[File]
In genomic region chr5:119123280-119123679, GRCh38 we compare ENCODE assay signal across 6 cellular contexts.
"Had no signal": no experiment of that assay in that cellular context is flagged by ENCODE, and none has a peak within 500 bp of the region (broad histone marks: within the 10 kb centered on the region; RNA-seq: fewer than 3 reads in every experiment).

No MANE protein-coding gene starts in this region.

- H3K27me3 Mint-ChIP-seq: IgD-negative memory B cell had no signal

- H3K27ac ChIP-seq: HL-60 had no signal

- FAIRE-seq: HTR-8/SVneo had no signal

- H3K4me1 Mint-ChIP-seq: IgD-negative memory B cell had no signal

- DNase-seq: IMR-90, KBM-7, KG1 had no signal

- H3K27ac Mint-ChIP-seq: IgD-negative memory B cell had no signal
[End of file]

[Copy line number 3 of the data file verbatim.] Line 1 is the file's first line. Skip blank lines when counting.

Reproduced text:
No MANE protein-coding gene starts in this region.